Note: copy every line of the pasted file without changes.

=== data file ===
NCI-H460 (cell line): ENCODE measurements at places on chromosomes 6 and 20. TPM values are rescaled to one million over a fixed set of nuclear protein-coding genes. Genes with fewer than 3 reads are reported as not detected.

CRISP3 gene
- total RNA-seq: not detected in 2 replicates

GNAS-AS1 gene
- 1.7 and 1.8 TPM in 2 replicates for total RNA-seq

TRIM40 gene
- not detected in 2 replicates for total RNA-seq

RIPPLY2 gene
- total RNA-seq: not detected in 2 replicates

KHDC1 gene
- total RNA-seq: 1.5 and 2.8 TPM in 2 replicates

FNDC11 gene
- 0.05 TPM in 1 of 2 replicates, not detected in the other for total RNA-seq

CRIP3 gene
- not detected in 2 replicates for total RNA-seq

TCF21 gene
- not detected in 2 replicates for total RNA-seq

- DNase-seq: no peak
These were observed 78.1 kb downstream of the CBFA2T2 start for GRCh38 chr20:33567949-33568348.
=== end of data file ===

NCI-H460 (cell line): ENCODE measurements at places on chromosomes 6 and 20. TPM values are rescaled to one million over a fixed set of nuclear protein-coding genes. Genes with fewer than 3 reads are reported as not detected.

CRISP3 gene
- total RNA-seq: not detected in 2 replicates

GNAS-AS1 gene
- 1.7 and 1.8 TPM in 2 replicates for total RNA-seq

TRIM40 gene
- not detected in 2 replicates for total RNA-seq

RIPPLY2 gene
- total RNA-seq: not detected in 2 replicates

KHDC1 gene
- total RNA-seq: 1.5 and 2.8 TPM in 2 replicates

FNDC11 gene
- 0.05 TPM in 1 of 2 replicates, not detected in the other for total RNA-seq

CRIP3 gene
- not detected in 2 replicates for total RNA-seq

TCF21 gene
- not detected in 2 replicates for total RNA-seq

- DNase-seq: no peak
These were observed 78.1 kb downstream of the CBFA2T2 start for GRCh38 chr20:33567949-33568348.